#3 Users & privileges

October 16, 2022

The root user is an admin account - it is allowed to change any files in the system. Performing daily tasks as the root is therefore risky. A simple mistake while typing a command can have unintended consequences.

It's a good practice to create a regular user account. A regular user (i.e. not root) is only allowed to modify the files they have created. The regular user can still access the superuser "powers" when needed, but he has to do so explicitly. This is done by prefixing a command with sudo. The user needs to be a so called sudoer to be able to use the sudo command.

We need a create a new sudo user on our server. The user id of such a user must be included in the sudoers file.

First, let's add a new user juraj. We will be prompted to create a new password and some user's details. We can skip the irrelevant ones by pressing Enter.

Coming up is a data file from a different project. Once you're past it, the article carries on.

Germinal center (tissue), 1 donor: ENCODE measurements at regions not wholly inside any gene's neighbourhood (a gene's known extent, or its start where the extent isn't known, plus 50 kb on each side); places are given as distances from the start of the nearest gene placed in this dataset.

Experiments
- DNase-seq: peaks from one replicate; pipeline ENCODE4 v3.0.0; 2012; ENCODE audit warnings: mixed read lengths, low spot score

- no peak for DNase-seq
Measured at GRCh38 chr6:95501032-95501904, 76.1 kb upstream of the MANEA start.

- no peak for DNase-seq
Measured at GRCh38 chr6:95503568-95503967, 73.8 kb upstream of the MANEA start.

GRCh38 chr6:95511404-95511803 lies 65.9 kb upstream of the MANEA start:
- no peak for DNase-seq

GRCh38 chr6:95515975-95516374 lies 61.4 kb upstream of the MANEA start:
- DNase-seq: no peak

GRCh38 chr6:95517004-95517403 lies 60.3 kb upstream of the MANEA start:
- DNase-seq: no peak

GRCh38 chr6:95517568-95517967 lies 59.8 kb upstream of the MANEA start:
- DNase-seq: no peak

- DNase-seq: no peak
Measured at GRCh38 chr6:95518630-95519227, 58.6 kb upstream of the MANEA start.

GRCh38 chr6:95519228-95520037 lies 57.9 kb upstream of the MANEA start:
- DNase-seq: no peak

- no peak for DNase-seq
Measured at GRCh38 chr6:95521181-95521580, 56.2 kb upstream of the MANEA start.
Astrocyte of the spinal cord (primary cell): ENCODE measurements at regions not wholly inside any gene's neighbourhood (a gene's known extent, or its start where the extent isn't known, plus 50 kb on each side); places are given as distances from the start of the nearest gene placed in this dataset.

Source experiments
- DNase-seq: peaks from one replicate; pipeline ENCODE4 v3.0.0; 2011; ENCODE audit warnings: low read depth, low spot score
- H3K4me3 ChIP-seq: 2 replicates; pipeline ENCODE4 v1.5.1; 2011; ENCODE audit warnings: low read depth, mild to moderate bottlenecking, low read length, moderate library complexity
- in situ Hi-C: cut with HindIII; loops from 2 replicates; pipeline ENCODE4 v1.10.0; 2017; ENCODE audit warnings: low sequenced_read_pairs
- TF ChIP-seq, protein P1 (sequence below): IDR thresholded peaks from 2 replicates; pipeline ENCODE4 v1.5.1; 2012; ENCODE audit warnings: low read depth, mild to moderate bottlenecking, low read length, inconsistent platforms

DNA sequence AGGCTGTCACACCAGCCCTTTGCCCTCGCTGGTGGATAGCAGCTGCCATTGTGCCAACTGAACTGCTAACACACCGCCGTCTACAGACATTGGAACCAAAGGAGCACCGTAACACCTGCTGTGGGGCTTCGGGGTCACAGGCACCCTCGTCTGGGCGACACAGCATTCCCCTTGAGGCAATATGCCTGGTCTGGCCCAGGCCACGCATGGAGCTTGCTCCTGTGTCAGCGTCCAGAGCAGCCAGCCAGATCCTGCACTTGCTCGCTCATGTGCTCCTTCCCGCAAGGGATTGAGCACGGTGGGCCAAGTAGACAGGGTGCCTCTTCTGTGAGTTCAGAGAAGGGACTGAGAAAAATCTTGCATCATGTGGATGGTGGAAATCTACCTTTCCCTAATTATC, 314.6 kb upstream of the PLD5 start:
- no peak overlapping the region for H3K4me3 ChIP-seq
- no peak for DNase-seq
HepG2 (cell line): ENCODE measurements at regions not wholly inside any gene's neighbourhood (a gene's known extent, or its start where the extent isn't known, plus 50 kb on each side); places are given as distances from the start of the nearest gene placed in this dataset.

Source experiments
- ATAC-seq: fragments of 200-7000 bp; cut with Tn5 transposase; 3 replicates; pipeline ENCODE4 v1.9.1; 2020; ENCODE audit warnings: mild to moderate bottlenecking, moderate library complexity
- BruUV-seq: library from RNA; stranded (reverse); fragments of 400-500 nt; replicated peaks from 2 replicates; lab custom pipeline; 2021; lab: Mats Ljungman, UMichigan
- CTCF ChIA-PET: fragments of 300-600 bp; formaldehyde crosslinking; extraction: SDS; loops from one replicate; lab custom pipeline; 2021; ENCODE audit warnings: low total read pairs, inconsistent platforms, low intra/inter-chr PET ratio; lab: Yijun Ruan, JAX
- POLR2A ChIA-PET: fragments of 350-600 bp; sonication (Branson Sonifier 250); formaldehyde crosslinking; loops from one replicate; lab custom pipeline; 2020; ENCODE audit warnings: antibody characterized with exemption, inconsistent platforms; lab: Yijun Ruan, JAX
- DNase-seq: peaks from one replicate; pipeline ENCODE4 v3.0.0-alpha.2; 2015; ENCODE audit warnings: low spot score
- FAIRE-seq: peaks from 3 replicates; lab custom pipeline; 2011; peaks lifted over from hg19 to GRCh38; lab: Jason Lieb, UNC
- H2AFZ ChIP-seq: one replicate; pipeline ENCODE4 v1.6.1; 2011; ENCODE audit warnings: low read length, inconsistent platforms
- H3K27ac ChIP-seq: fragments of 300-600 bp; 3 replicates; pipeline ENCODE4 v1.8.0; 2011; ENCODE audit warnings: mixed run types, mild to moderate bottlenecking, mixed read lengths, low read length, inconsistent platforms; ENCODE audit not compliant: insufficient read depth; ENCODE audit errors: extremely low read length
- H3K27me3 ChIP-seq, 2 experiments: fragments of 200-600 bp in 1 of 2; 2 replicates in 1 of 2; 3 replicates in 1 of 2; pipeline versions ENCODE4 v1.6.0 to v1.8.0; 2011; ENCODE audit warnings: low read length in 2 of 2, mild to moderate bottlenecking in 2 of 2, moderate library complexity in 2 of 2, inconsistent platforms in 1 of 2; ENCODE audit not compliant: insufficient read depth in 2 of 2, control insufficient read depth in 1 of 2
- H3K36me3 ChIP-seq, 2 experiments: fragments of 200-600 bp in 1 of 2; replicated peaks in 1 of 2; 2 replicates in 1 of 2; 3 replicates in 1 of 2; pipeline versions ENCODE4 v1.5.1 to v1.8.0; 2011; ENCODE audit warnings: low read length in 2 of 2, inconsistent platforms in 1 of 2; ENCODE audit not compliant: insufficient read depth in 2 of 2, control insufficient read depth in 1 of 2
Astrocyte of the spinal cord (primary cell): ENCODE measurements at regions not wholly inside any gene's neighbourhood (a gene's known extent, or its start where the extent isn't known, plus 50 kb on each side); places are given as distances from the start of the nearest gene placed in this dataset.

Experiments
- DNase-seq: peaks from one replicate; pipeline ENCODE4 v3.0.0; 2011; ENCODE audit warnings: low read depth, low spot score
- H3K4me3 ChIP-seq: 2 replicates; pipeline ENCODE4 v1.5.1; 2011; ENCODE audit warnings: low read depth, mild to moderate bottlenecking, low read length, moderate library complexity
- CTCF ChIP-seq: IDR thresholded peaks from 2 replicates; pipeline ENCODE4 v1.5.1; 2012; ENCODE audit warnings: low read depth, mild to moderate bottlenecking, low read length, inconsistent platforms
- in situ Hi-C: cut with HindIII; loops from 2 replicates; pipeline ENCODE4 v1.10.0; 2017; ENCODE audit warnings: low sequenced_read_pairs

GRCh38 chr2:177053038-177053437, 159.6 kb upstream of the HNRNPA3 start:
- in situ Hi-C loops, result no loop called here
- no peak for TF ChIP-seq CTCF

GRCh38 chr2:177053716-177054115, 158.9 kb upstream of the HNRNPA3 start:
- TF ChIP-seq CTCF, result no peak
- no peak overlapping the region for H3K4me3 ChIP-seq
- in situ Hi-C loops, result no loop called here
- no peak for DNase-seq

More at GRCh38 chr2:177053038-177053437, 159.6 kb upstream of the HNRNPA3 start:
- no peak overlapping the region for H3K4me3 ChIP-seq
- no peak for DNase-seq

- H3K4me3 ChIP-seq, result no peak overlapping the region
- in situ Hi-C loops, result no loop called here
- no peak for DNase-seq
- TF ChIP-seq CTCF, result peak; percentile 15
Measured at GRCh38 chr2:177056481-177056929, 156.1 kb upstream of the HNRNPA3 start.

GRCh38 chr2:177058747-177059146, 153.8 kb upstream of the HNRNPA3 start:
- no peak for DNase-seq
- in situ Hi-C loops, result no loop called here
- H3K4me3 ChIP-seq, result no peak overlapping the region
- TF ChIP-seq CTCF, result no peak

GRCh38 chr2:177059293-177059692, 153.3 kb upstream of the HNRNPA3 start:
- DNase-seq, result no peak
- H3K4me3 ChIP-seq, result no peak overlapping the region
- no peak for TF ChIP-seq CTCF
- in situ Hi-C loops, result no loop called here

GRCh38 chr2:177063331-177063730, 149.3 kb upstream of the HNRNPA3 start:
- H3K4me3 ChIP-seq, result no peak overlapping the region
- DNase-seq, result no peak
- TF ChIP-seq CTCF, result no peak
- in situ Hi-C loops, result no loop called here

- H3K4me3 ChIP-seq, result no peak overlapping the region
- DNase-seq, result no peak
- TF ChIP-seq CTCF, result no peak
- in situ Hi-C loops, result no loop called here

root@server:~# sudo adduser juraj
Adding user `juraj' ...
Adding new group `juraj' (1000) ...
Adding new user `juraj' (1000) with group `juraj' ...
Creating home directory `/home/juraj' ...
Copying files from `/etc/skel' ...
New password:
Retype new password:
passwd: password updated successfully
Changing the user information for juraj
Enter the new value, or press ENTER for the default
Full Name []: Juraj Majerik
Room Number []:
Work Phone []:
Home Phone []:
Other []:
Is the information correct? [Y/n] Y

Next, we need to add the new user to the sudo group. This command does that by updating the /etc/sudoers files with the id of the user.

root@server:~# sudo adduser juraj sudo
Adding user `juraj' to group `sudo' ...
Adding user juraj to group sudo

Finally, we can check if the user contains the sudo group. We can see that the sudo group (id=27) is indeed present.

root@server:~# id juraj
uid=1000(juraj) gid=1000(juraj) groups=1000(juraj),27(sudo)

Now I can login to my server as juraj:

ssh juraj@api.jurajmajerik.com